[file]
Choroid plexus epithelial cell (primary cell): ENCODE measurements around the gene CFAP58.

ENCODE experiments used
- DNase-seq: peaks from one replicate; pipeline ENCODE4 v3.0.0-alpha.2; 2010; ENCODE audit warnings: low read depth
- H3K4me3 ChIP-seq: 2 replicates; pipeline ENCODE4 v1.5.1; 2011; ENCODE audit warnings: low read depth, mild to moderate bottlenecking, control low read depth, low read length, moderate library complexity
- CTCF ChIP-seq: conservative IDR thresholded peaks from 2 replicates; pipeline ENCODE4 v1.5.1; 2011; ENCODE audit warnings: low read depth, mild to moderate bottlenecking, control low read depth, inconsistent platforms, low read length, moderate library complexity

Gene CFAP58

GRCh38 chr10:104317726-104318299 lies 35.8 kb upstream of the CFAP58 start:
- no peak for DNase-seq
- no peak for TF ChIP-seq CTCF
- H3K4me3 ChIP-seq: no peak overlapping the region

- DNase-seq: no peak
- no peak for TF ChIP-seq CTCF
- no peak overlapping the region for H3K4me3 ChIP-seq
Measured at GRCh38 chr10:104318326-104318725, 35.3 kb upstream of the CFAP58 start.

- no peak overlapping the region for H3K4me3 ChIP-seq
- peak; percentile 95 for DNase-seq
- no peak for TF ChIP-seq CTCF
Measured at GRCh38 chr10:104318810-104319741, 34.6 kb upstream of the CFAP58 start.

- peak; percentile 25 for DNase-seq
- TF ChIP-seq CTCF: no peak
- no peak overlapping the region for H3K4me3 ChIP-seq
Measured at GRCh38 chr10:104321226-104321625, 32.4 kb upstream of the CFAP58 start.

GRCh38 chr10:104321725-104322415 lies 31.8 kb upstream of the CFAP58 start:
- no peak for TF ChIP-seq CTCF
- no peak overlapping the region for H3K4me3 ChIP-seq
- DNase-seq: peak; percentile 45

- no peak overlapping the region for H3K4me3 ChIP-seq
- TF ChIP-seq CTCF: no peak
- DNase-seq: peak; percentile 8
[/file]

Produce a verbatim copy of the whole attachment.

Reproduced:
Choroid plexus epithelial cell (primary cell): ENCODE measurements around the gene CFAP58.

ENCODE experiments used
- DNase-seq: peaks from one replicate; pipeline ENCODE4 v3.0.0-alpha.2; 2010; ENCODE audit warnings: low read depth
- H3K4me3 ChIP-seq: 2 replicates; pipeline ENCODE4 v1.5.1; 2011; ENCODE audit warnings: low read depth, mild to moderate bottlenecking, control low read depth, low read length, moderate library complexity
- CTCF ChIP-seq: conservative IDR thresholded peaks from 2 replicates; pipeline ENCODE4 v1.5.1; 2011; ENCODE audit warnings: low read depth, mild to moderate bottlenecking, control low read depth, inconsistent platforms, low read length, moderate library complexity

Gene CFAP58

GRCh38 chr10:104317726-104318299 lies 35.8 kb upstream of the CFAP58 start:
- no peak for DNase-seq
- no peak for TF ChIP-seq CTCF
- H3K4me3 ChIP-seq: no peak overlapping the region

- DNase-seq: no peak
- no peak for TF ChIP-seq CTCF
- no peak overlapping the region for H3K4me3 ChIP-seq
Measured at GRCh38 chr10:104318326-104318725, 35.3 kb upstream of the CFAP58 start.

- no peak overlapping the region for H3K4me3 ChIP-seq
- peak; percentile 95 for DNase-seq
- no peak for TF ChIP-seq CTCF
Measured at GRCh38 chr10:104318810-104319741, 34.6 kb upstream of the CFAP58 start.

- peak; percentile 25 for DNase-seq
- TF ChIP-seq CTCF: no peak
- no peak overlapping the region for H3K4me3 ChIP-seq
Measured at GRCh38 chr10:104321226-104321625, 32.4 kb upstream of the CFAP58 start.

GRCh38 chr10:104321725-104322415 lies 31.8 kb upstream of the CFAP58 start:
- no peak for TF ChIP-seq CTCF
- no peak overlapping the region for H3K4me3 ChIP-seq
- DNase-seq: peak; percentile 45

- no peak overlapping the region for H3K4me3 ChIP-seq
- TF ChIP-seq CTCF: no peak
- DNase-seq: peak; percentile 8